On all these different levels, you can go deeper and deeper to really understand what makes your park tick and how to improve it. But we want to create a game where players have the choice - you can focus on the business side of the theme park, or the design, or both.
This being a theme park game, theming and decorations will play a part on visitors’ happiness and enjoyment. How do the AI park guests work in terms of detecting what looks good and tasteful?
It’s quite interesting to define what a good building is. With Rollercoaster Tycoon 3, we ran a competition where people sent in their rollercoasters. There were 16,000 entrants so we couldn’t do it by hand, so instead we spent a hell of a lot of time writing a heuristic which judged a coaster. It wasn’t just based on excitement and nausea rating, but the ride’s colour, how tight it was, how many loops per metre, how many times it crossed over, and hundreds of other factors.
We’re going to use some of the features from that heuristic in Planet Coaster. It will also know that if you misuse a certain theme or build things on top of each other, there’ll be a score, and that will feed into what guests think. If you put decorations down, that’ll help a little bit, but if you really take care in moulding the park, then that’ll be incremental benefits on top of that.
There are lots and lots of complex algorithms in the background scoring everything you do. Everything you create affects the simulation, and we’re trying to get a level of granularity that’ll be deeper than anything in previous coaster games.
Sometimes with creation sims the excitement can fade once things are up and running. Are you putting things in place to keep the game dynamic and challenging for restless gamer?
We’re gonna have plenty of scenarios and challenges. Because it’s such a deep simulation our level designers can come up with some crazy scenario ideas. One of these will be that you need to build really exciting coasters, but with severe height restrictions, for example. So you’ll have the puzzle of solving how to build something exciting without going tall. Or there’ll be levels with broken paths that you need to use and integrate into your park design in some way.
Rollercoaster Tycoon 3 was relatively accessible compared to 1 and 2, which were for the more hardcore crowd. Has the launch in recent years of games like Prison Architect and Kerbal Space Program inspired you?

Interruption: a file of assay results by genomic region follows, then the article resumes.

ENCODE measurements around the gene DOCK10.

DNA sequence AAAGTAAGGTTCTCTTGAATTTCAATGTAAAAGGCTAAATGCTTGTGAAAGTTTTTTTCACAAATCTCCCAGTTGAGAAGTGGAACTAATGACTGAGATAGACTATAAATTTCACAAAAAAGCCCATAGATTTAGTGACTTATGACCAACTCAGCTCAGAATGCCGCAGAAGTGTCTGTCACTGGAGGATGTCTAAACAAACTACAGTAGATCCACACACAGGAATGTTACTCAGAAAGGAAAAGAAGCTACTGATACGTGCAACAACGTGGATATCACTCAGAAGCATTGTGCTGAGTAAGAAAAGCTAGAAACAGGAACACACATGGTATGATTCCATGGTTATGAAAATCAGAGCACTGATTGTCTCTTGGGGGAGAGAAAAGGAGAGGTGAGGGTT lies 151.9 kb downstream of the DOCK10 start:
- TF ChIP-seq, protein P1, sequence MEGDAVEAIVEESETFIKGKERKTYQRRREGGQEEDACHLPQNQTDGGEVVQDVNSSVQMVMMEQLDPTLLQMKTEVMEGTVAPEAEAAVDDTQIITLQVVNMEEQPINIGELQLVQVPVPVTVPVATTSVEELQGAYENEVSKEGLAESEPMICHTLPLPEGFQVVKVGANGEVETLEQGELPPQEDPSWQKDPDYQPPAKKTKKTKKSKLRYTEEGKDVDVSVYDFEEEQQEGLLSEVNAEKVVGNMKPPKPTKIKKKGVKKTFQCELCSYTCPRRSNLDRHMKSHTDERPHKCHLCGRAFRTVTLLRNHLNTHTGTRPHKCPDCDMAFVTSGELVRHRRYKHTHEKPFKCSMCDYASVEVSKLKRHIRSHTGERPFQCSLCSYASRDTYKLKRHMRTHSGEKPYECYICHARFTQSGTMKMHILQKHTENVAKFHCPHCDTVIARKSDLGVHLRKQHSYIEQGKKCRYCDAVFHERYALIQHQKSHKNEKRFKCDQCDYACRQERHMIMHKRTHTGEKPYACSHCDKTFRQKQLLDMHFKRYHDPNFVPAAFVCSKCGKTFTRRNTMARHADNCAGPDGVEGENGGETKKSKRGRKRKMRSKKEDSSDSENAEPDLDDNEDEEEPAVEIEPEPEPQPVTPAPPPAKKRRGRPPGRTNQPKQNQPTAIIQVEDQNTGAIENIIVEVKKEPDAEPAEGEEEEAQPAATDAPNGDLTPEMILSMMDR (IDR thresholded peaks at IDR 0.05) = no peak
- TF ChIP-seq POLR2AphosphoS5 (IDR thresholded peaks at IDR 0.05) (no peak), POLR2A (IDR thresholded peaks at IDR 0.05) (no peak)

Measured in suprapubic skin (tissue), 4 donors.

Yes, that kind of stuff is absolutely making a comeback. With all the mobile games, there’s been a lot of ‘one-click’ stuff coming out, and I think the antidote to that is these sophisticated simulation games.
We already started doing the deep stuff with Elite: Dangerous. It’s tough, it’s complex, it’s difficult to get into, but once you’re in there it’s hard to get out. Planet Coaster will have the complexity, but we’re looking to also have that accessibility, so kind of merging the best of both Rollercoaster Tycoon 2 and 3. Anyone will be able to build a park using the basic tools, but we also want the keyboard to act as a modifier for power users, so they can create beautiful and intricate parks that make the most of our advanced systems.
Having made Rollercoaster Tycoon 3 under a publisher and now being self-published, do you feel the differences in the development process?
Publishers are good at asking questions and challenging ideas. What’s great is that now we’re communicating directly with our fans to improve the game. It’s important to have that bit of antagonism, wherever it comes from.
I don’t want to underestimate a publisher’s contribution, but with that said the time feels so right to make this simulation. We’ve been discussing this game, arguing about it and challenging ourselves for 10 years, and we’re experts on it now. At this point, I don’t know if taking all that to a publisher would’ve worked.
We’ve seen other indie games do similar things now. There’s never been a better time to do what we’re doing.
Testing out the first-person ride camera, I had the sudden fantasy of doing those scenes in VR - being able to ride all your custom-built coasters in full virtual reality. You guys already have some VR experience with Elite: Dangerous. Could we see VR applied to Planet Coaster?
We’re definitely experts in VR, and we know what we’re doing, but that’s all I’m going to say on that subject!
Looking forward to making some stomach-churning rides and extortionate gift shops? Let us know in the comments below.